Check-In CES: Bitcoin Goes Legit

Currency continues to grow and gain acceptance

If value is a good measure of success, then 2013 was a wildly successful year for Bitcoin, which saw its price increase roughly 6,000% from beginning to end. Yet the currency remains a target for many economists and reporters who find it difficult to think of it as a simultaneously viable investment commodity and a viable medium of exchange without any regulation, which further ignores a third aspect of Bitcoin as a payment protocol. To summarize the argument, picture two people who each owned 5,000 bitcoins in January 2013. One of them bought a Tesla automobile for the equivalent of $70,000. The other held on to his/her bitcoins and can now retire comfortably with the equivalent of $4,000,000. Such is the risk associated with storing and exchanging a volatile commodity.

Despite this argument, Bitcoin continues to grow and to gain acceptance. More and more companies, from to Virgin Galactic, are treating it as a viable form of payment. While many of these companies are still mitigating their exposure by converting bitcoin back into local currency, they are also participating in the first steps toward making Bitcoin a legitimate currency. As even more large companies exchange Bitcoin, the exchanges become more stable, and its value becomes more tangible. While this means the investment side of Bitcoin becomes less enticing, it is the best way for it to move forward as a currency – which is why it’s encouraging to see it have a presence at this year’s CES.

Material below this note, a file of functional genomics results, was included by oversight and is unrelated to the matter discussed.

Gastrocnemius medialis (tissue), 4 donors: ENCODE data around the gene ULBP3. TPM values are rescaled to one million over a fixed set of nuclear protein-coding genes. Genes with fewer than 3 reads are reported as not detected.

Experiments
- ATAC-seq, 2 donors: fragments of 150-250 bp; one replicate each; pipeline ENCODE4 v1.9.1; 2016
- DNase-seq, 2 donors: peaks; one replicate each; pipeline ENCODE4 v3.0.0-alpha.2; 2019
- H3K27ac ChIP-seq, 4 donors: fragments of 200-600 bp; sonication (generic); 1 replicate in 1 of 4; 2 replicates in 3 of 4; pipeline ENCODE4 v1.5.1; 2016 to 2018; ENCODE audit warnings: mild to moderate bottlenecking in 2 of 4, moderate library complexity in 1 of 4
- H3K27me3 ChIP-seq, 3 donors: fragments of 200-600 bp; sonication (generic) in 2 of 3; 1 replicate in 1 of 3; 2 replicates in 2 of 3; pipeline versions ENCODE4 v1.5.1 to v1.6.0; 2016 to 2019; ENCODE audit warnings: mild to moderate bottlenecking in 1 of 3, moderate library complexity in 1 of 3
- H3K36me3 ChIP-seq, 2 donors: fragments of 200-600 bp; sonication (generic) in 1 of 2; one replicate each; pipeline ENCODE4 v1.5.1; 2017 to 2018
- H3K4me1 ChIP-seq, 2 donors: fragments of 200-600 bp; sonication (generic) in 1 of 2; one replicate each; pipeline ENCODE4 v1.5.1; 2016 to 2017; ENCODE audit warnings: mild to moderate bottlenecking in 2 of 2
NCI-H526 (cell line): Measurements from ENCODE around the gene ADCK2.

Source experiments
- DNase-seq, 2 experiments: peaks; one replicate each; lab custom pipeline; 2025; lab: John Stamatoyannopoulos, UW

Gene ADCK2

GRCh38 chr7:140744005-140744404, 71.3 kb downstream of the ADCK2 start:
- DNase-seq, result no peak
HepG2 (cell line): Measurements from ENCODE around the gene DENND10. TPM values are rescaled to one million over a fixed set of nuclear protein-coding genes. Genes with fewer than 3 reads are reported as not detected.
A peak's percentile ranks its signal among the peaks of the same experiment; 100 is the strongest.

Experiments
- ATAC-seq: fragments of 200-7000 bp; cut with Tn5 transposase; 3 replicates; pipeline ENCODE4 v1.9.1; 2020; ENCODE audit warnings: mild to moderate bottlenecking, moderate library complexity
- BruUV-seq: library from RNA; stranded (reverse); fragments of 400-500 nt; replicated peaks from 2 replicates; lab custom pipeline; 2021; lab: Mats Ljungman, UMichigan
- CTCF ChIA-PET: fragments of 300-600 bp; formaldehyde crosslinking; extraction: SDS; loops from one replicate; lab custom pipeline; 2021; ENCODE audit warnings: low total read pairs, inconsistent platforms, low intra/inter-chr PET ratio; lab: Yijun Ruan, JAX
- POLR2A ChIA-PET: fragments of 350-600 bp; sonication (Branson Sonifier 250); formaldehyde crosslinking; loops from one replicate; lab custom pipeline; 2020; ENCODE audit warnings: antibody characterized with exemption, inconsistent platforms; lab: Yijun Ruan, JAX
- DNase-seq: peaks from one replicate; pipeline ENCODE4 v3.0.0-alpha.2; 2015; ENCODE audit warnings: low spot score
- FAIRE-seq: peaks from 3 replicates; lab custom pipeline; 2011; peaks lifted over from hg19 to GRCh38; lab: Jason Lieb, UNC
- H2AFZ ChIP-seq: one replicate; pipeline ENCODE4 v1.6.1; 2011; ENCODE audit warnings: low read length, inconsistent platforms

Bitcoin is an inherently digital currency, with its roots in cryptography and distributed networks, so it makes sense that acceptance by the consumer electronics industry is crucial for its success. Technologically-minded people will be the first to adopt Bitcoin and the transactions they make will drive the exchanges over the next several years. The presence of BitPay, a bitcoin payment processor, at CES shows an eagerness to expand its reach into larger corporations and to increase the volume of legitimate transactions conducted within the exchanges.

2014 has the potential to be another successful year for Bitcoin, but not by the standards of 2013. Another 6,000% increase in price would represent disaster for Bitcoin as a legitimate currency, indicating that there had been no progress toward creating a stable exchange. Companies would back off, as concerns over excessive volatility became exacerbated. Instead, Bitcoin supporters should use exchange volume as the measure of success in 2014, as that will be the better indicator that Bitcoin has reached the mainstream. And major corporations like those at CES are the ones who have the power to make that happen.